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Review: Isabelle Huppert is the Godmother in amusing French crime story ‘Mama Weed’

Isabelle Huppert in “Mama Weed.”
Isabelle Huppert in the movie “Mama Weed.”
(Lydie Nesvadba)

Dialing back on the icy intensity that has marked many of her memorable roles, the incomparable Isabelle Huppert seizes on the opportunity to let down her hair, or at least pull it back under a hijab in order to moonlight as a Moroccan drug dealer in the comedic crime thriller “Mama Weed.”

Known as “La Daronne” (The Godmother) in its original French release, where the entertaining film shares its name with the bestselling novel by Hannelore Cayre, the multicultural caper nevertheless provides Huppert with ample substance.

A widowed, underpaid French Arabic translator for the Paris police narcotics unit, Patience Portefeux (Huppert) finds herself at a crossroads, seeking something more exciting than being tethered to a pair of headphones monitoring phone conversations among the city’s biggest drug dealers.

At least it serves as a diversion between visits to her ailing, Yiddish-speaking mother (Liliane Rovère) at the extended-care home where she’s several months behind in paying for her lodging.

But when Patience discovers that one of those involved in an upcoming shipment of hashish is the son of her mother’s sympathetic caregiver (Farida Ouchani), she becomes personally involved, alerting the woman to impending police intervention.

Of course, why stop there, when somewhere in Paris, there’s a hastily discarded, hidden stash, 1½ tons of hash just waiting for someone to move it?

Armed with swaths of designer scarves, a burner phone, a bank note counter and a drug-sniffing dog named DNA whom she rescues from the shelter, Patience emerges in the enigmatic guise of the soon-to-be-dubbed La Daronne, hooking up with a pair of low-level dealers named Scotch and Cocoa Puff.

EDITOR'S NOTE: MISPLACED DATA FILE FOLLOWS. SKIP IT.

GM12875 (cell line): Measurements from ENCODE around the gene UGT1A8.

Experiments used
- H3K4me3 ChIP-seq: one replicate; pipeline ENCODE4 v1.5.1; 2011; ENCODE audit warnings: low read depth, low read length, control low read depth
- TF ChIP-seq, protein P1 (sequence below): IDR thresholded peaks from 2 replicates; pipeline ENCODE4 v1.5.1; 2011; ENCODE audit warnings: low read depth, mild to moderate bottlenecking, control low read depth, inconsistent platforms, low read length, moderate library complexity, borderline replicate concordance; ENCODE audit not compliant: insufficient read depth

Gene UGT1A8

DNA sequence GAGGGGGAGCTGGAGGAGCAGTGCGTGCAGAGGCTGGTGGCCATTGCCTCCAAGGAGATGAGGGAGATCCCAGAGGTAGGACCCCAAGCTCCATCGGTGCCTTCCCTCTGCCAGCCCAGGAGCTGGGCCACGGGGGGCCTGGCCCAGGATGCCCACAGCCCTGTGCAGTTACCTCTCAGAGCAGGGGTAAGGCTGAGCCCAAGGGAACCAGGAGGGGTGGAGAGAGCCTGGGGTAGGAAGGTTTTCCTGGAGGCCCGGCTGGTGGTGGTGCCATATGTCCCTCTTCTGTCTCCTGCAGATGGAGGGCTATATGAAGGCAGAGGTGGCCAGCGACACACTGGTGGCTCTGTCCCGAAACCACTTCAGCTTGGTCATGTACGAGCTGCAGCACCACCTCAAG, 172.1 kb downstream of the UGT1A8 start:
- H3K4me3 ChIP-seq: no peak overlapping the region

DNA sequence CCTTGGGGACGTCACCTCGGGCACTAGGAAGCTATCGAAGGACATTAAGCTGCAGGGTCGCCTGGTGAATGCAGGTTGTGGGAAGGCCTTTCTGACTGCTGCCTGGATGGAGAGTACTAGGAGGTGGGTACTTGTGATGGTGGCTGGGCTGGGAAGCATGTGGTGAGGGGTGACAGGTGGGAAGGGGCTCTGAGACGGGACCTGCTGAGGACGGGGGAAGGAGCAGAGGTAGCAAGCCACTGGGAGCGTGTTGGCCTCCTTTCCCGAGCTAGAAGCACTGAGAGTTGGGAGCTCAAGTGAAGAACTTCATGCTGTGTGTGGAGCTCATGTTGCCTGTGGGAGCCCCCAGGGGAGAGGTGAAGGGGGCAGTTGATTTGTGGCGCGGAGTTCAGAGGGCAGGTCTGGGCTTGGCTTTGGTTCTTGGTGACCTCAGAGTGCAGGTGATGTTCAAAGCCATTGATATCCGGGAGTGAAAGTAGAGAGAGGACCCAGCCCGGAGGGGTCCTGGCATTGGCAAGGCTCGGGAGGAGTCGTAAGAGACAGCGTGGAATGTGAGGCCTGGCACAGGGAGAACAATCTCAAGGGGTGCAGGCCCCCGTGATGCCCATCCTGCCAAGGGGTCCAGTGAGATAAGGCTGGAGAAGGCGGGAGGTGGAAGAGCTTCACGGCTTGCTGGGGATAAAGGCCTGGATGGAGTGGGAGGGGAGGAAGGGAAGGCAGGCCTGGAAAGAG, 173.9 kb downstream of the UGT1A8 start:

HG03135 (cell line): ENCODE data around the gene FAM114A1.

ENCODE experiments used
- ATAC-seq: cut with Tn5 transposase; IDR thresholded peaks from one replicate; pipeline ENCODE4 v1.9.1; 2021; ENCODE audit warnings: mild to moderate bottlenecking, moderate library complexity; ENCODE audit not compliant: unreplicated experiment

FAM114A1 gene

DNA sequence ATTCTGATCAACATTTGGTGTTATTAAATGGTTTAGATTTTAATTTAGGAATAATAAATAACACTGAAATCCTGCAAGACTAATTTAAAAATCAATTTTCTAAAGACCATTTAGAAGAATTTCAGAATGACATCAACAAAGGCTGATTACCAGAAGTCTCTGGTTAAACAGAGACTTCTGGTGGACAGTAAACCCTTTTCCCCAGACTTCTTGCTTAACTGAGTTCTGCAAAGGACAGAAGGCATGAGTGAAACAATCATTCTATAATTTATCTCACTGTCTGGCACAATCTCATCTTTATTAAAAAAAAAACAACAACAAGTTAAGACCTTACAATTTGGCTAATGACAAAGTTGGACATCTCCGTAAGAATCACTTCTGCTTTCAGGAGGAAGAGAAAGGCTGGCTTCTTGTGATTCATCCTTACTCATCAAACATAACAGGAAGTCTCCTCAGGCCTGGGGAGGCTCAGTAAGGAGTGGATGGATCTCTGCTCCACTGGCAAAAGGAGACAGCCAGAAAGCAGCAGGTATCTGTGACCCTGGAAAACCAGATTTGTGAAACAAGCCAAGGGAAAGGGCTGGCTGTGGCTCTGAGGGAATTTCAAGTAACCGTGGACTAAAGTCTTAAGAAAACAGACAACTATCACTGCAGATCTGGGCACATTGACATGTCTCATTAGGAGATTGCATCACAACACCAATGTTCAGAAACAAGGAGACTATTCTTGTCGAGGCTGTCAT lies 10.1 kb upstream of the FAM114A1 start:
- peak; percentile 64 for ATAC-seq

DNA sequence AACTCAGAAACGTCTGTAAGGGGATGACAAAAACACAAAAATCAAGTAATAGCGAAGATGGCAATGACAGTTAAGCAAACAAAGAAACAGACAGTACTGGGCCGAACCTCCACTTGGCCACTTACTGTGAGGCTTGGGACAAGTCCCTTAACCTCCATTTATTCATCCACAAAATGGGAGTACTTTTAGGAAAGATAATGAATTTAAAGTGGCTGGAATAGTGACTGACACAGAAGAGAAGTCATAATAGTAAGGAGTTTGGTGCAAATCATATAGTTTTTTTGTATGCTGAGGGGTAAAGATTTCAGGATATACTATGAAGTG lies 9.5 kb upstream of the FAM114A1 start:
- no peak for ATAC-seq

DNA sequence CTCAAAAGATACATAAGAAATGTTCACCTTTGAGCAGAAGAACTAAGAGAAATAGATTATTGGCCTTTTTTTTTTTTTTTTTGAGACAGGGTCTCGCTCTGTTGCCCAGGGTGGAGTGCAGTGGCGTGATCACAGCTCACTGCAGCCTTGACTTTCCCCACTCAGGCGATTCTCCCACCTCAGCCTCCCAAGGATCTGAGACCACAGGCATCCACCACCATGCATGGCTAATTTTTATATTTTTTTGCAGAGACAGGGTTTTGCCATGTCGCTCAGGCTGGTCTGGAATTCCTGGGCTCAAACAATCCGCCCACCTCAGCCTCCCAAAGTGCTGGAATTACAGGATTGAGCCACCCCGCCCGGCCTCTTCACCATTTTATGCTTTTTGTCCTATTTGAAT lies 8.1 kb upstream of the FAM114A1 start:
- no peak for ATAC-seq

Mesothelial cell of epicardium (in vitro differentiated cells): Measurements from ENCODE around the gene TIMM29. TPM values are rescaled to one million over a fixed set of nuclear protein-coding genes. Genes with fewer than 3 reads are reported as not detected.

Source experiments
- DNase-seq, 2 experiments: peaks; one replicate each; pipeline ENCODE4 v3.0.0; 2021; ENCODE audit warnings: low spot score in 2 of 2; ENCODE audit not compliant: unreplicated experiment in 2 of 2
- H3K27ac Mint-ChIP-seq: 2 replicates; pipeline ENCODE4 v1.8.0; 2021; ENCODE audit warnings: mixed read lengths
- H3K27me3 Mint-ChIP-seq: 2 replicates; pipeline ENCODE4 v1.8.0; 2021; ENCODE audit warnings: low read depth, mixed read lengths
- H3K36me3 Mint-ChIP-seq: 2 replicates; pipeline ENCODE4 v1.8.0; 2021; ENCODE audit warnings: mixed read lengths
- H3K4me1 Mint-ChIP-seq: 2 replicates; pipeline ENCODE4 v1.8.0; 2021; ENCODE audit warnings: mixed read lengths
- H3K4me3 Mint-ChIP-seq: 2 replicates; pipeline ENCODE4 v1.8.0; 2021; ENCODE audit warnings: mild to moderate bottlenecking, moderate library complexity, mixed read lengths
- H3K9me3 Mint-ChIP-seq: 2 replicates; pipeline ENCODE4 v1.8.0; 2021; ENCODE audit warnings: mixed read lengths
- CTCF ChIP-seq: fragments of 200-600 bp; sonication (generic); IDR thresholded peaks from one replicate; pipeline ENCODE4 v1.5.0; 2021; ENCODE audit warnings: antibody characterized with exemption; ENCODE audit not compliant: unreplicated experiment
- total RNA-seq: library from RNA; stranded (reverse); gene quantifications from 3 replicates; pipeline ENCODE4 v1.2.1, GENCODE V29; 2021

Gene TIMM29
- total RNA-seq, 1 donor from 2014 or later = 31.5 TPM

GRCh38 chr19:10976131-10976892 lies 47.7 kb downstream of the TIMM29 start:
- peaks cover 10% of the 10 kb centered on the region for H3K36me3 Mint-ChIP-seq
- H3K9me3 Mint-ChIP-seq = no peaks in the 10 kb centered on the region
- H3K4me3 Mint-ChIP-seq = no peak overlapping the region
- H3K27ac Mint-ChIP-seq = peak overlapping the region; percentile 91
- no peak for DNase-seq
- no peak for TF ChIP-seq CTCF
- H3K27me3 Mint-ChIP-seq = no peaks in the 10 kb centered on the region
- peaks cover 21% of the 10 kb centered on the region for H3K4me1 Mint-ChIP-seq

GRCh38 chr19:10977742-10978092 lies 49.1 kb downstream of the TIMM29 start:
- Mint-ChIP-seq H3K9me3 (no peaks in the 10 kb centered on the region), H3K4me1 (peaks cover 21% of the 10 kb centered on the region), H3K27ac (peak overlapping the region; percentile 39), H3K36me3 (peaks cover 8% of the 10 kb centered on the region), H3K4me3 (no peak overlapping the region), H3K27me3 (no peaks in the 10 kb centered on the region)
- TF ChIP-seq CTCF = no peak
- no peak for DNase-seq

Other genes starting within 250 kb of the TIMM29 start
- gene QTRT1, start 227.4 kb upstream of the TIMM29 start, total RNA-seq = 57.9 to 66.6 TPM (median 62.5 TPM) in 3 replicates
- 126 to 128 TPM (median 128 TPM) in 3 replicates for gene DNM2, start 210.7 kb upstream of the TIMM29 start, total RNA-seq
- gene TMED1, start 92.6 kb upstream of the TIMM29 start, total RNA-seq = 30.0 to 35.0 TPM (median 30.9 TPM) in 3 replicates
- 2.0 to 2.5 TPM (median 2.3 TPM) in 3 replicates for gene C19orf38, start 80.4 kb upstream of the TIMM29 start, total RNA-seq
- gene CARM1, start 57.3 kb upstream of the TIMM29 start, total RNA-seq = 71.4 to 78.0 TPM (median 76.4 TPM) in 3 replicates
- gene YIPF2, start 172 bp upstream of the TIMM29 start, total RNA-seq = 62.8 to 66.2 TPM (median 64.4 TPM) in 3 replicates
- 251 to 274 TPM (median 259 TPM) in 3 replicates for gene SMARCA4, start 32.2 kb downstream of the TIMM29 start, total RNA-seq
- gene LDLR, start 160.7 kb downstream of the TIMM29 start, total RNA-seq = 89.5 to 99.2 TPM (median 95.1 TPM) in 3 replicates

While that wild setup suggests the sort of subsequent broadly etched payoff one would likely find in the inevitable Hollywood remake, writer-director Jean-Paul Salomé manages to keep it all admirably contained, preferring to ease into the comedic elements when required rather than weaving them throughout.

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It’s an approach that gives Huppert ample time to root her character’s decisions in a semblance of believability, especially when it is later revealed that there’s more than a trace of larceny in her own family’s DNA.

The film injects a refreshing dose of estrogen into the male-dominated milieu of the classic French export known as the “policier,” both in the form of Huppert’s fiercely independent character and that of the exquisite Rovère (seen in the acclaimed Netflix comedy series “Call My Agent!”), who attributes her daughter’s name to the fact that she carried her for 10 months.

Also contributing to all that female empowerment is Vietnamese actress Jade Nadja Nguyen as an enigmatic Chinese neighbor, Madame Fo, who ultimately gives Patience some valuable tips pertaining to the fine art of money laundering.

Although Salomé’s lower-key approach to the material occasionally creates the sense that moments of ripe comedy have been left untapped, as well as a low-key ending that might have benefited from a final twist, there’s plenty to appreciate.

As Huppert’s career choices go, “Mama Weed” serves as a perfectly satisfying amuse-bouche before she dives back into the meatier stuff.

‘Mama Weed’

In French, Arabic and Yiddish with English subtitles

Not rated

Running time: 1 hour, 46 minutes

Playing: Starts July 16, the Landmark Westwood, Los Angeles; Laemmle Playhouse 7, Pasadena


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